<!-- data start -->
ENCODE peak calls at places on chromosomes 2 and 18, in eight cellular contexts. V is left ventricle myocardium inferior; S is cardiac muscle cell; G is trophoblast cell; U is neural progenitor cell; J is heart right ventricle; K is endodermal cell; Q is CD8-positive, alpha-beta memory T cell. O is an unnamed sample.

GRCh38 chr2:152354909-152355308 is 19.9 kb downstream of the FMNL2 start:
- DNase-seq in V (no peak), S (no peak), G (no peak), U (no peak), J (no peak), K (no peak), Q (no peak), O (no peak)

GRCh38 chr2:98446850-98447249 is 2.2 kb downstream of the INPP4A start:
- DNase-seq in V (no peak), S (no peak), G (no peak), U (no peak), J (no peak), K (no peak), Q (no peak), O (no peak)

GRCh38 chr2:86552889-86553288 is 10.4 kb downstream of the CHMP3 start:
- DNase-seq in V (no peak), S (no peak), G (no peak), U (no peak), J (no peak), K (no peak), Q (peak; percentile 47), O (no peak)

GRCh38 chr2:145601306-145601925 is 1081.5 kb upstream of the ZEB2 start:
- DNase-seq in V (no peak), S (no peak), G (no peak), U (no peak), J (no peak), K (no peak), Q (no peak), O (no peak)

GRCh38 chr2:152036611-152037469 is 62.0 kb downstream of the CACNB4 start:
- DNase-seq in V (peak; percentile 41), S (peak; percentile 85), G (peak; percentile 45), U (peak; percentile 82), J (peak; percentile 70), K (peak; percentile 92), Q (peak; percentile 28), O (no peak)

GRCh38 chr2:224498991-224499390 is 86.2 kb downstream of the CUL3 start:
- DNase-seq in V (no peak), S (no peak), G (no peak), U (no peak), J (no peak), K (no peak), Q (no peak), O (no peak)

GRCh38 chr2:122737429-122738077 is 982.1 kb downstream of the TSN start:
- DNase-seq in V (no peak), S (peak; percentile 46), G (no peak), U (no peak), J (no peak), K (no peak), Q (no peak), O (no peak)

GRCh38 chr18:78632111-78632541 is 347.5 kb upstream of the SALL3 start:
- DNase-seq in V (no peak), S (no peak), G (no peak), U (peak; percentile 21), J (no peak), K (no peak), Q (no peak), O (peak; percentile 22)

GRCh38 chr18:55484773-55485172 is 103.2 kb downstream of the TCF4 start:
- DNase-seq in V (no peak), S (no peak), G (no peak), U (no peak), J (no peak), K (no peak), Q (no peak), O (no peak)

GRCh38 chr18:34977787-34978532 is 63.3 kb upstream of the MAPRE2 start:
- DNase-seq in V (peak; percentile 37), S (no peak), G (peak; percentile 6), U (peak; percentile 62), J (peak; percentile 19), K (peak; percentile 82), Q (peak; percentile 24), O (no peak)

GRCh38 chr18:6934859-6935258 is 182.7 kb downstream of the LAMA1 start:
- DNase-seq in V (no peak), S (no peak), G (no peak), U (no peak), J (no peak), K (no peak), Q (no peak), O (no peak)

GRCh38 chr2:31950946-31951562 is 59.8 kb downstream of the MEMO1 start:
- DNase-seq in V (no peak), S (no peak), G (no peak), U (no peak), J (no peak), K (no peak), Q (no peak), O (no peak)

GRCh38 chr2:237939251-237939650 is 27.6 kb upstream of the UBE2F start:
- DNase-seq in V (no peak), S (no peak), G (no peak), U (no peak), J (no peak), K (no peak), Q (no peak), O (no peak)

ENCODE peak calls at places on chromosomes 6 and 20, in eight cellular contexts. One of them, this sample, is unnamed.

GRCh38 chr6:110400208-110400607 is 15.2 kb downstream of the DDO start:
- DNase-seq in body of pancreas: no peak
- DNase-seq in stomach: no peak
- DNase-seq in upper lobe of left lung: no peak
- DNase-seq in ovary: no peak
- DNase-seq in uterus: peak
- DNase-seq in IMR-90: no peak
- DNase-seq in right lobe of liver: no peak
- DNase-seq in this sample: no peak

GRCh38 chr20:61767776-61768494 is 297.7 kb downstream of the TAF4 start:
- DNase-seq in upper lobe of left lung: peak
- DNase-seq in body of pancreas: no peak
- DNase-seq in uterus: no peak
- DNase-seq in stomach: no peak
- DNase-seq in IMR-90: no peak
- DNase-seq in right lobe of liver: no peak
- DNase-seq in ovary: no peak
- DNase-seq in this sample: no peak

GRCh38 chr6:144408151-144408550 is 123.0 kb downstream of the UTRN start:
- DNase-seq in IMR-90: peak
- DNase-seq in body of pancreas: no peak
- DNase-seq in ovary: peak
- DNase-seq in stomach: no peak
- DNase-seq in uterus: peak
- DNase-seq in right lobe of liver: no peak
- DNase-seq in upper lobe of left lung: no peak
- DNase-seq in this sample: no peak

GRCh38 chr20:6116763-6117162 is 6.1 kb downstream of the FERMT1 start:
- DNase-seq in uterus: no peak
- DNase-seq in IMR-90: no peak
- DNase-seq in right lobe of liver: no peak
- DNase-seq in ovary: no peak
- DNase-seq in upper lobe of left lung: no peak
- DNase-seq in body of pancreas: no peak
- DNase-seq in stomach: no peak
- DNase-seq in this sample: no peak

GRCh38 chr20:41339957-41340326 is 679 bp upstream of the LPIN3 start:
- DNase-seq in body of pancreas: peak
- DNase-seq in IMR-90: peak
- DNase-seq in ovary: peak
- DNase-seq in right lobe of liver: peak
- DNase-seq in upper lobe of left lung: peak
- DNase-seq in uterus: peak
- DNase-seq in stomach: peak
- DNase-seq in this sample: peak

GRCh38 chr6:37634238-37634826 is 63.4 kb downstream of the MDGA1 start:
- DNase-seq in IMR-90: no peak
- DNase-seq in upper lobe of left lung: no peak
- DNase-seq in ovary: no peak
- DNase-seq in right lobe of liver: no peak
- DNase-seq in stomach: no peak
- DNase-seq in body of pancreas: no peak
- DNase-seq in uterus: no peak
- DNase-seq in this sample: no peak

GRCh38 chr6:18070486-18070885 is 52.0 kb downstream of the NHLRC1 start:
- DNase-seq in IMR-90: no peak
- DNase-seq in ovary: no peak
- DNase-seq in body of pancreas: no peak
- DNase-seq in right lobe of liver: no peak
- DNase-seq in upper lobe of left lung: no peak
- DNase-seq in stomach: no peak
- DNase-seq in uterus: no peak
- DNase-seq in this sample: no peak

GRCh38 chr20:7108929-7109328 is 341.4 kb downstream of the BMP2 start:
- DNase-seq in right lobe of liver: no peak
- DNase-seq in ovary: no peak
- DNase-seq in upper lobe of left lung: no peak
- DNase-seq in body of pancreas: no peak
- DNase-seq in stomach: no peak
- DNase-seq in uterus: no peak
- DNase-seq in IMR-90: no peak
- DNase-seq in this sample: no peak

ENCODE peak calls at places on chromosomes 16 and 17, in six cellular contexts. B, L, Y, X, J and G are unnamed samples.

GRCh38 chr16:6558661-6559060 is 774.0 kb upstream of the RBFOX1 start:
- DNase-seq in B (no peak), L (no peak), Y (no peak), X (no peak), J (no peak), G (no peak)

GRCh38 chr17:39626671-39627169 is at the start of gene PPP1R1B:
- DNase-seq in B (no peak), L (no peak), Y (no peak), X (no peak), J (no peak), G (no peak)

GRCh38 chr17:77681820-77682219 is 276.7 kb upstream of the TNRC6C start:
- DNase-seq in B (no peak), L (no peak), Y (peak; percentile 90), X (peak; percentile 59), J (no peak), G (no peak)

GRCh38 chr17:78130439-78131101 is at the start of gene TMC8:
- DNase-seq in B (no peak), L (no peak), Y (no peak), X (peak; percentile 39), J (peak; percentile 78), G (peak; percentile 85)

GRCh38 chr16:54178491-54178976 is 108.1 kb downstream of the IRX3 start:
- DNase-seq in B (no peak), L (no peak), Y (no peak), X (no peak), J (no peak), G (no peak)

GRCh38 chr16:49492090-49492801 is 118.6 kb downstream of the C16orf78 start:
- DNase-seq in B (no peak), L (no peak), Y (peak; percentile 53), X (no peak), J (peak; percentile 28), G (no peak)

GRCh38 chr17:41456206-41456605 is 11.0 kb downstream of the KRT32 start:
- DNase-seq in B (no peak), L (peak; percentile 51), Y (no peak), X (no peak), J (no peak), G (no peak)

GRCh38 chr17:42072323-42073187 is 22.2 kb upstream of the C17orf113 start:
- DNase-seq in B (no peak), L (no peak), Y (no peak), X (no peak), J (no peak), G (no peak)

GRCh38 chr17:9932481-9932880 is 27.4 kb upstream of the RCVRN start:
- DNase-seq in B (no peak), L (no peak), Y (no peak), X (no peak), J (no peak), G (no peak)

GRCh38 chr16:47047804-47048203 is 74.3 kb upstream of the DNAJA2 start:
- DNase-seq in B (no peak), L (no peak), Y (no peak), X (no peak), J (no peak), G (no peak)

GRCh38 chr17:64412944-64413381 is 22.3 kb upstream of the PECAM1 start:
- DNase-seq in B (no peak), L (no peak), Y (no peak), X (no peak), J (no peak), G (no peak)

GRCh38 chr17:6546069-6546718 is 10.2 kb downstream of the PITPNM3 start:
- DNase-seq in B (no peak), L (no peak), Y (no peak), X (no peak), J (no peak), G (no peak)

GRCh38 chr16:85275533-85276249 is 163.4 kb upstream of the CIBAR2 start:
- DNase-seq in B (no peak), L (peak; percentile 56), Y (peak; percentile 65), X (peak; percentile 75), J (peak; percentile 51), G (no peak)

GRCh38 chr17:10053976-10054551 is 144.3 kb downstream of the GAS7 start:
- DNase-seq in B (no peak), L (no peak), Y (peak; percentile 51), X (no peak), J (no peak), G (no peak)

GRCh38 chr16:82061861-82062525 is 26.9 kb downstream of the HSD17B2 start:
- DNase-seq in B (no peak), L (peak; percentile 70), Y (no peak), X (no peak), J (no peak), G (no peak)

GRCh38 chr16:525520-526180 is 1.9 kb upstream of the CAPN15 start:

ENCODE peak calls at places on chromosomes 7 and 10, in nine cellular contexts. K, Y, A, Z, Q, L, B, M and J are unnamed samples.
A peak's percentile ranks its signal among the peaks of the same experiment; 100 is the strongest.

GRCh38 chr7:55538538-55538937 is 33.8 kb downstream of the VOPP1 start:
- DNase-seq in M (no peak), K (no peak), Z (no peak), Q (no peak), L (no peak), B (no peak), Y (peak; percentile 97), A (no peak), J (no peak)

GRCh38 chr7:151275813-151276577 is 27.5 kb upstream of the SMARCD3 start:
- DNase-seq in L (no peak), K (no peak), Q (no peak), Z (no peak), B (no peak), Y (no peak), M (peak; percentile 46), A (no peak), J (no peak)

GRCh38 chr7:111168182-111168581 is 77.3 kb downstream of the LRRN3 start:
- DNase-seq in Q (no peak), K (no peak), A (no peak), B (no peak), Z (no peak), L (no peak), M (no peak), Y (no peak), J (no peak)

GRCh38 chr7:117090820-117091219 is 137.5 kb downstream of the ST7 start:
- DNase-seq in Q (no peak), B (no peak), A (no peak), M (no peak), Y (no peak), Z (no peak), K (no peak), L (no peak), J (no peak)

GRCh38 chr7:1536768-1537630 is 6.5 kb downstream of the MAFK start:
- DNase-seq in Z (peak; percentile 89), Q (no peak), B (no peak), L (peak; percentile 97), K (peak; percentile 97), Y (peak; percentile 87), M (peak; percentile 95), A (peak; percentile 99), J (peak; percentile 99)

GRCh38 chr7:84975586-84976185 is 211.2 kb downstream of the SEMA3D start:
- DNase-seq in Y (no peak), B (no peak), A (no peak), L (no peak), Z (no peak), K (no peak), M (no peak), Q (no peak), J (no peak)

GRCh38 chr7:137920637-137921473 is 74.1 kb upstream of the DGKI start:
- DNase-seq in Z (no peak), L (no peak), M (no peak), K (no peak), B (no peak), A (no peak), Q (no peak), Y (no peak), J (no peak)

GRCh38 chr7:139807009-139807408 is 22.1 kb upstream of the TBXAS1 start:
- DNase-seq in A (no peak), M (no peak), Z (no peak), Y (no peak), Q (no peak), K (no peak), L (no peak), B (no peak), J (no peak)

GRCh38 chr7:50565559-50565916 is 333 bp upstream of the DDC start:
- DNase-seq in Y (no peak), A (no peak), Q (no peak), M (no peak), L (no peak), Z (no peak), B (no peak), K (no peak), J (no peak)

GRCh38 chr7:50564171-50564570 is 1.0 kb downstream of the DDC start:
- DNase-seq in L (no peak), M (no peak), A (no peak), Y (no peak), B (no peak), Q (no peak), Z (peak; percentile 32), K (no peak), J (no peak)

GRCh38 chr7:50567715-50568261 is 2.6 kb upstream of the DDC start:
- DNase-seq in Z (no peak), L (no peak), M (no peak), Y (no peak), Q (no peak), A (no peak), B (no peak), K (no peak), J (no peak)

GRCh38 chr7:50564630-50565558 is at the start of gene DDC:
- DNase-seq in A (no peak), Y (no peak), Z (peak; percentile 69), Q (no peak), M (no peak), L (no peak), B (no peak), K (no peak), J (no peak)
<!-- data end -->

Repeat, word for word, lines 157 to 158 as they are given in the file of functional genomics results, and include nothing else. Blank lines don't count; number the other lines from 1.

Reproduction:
GRCh38 chr7:50564630-50565558 is at the start of gene DDC:
- DNase-seq in A (no peak), Y (no peak), Z (peak; percentile 69), Q (no peak), M (no peak), L (no peak), B (no peak), K (no peak), J (no peak)